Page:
He was walking past a park where a family was picnicking. It was this family's dog which they were allowing to run free, which charged the CCW holder. The family was angry but the Sac PD said it was their responsibility to leash their dog.
I'm pretty sure the story would be different had the incident took place in front of the family's house.
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Old 03-20-2013, 11:01 AM
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Good responses so far. It seems many would act accordingly with the legal ramifications a secondary concern. If a pet is considered property unlike livestock then it would be a matter of killing personal property to protect your personal property???

Does anyone know what the penal code this would fall under or any case history other then the incident in S. Sac?
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Old 03-20-2013, 11:21 AM
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Just tell the attacking dog it's illegal to attack other dogs or humans. That should do it. 😏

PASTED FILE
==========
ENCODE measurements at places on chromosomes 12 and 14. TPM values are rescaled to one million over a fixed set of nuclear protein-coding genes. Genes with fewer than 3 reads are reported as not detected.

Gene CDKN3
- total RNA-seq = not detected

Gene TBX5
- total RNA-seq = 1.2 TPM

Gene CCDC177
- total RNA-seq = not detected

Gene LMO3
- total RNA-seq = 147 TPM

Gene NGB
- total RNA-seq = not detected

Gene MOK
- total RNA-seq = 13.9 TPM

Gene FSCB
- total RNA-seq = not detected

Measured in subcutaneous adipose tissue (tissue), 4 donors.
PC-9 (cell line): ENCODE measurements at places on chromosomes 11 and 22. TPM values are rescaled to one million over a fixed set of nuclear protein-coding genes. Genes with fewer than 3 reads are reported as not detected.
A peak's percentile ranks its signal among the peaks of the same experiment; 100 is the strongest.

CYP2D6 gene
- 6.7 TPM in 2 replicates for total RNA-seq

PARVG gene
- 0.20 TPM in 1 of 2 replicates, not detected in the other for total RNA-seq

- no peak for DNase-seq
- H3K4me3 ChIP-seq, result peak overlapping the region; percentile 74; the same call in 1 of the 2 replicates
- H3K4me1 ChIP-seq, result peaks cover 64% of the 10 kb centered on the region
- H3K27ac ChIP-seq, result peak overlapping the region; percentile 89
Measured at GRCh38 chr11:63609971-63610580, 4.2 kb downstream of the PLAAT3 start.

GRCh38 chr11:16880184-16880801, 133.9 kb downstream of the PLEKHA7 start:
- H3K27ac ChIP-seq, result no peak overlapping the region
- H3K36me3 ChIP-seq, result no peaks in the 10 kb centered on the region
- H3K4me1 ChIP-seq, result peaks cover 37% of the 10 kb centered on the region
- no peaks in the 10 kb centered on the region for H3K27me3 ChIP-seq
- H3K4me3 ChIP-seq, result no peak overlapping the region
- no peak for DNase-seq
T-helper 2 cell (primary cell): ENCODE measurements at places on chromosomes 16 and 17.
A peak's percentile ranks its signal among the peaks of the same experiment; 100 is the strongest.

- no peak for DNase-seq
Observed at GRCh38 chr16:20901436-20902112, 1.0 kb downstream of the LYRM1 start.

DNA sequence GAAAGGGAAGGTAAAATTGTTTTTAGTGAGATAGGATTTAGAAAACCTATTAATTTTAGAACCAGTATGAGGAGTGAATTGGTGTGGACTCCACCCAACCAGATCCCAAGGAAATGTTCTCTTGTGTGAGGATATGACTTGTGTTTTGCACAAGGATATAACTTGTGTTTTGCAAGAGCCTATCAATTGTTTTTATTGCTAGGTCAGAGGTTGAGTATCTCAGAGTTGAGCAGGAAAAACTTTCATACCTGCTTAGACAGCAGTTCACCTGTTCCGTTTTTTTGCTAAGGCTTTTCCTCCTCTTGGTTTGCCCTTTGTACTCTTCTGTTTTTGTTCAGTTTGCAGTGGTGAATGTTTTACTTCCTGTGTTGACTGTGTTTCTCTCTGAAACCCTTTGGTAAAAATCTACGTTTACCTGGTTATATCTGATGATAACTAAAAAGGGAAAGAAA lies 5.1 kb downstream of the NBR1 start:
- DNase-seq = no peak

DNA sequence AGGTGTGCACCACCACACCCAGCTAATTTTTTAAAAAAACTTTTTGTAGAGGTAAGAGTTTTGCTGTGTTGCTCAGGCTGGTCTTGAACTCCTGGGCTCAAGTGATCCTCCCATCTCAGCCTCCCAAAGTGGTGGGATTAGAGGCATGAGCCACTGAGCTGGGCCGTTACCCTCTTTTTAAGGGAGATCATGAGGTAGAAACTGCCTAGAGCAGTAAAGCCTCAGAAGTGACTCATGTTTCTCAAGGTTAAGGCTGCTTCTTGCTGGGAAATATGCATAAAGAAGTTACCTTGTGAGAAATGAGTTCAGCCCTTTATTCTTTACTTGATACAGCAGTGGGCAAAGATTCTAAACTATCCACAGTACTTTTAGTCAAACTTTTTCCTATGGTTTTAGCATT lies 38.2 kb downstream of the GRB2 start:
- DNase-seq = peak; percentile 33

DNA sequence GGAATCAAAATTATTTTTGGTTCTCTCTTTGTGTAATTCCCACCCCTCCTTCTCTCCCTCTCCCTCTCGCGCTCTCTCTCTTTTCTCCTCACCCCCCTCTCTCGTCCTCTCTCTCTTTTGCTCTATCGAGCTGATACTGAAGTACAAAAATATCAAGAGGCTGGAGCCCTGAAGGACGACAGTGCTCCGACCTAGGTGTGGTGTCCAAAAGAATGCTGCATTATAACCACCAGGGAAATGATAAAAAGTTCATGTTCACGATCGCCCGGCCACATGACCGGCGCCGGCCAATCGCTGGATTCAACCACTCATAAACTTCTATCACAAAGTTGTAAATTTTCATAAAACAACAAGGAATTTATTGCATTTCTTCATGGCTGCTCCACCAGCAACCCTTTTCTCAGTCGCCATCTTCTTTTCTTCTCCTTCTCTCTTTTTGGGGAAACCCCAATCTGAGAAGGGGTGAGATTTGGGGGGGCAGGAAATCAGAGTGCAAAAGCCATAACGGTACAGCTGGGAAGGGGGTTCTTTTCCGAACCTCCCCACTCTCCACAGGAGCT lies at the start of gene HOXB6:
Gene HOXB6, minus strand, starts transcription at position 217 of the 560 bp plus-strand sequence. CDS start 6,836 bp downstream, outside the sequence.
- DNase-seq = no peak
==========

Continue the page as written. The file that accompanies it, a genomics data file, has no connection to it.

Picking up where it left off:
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Old 03-20-2013, 11:44 AM
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I've had that happen on my property, once the neighbors dogs killed my chickens, I shot and killed both dogs with chickens still in their mouths, called the S.O. the dog owner had to pay 2x value of my chickens. Other time another neighbors Doberman attacked a puppy of mine, I shot and killed it {the Doberman} the neighbor was warned by the S.O. to keep his dogs off my property. I don't know how it works on public streets, I don't think pets are considered "property" they may be considered 'livestock' which you are able to defend. Never shoot {or stab} to kill, only shoot to stop.
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Old 03-20-2013, 12:01 PM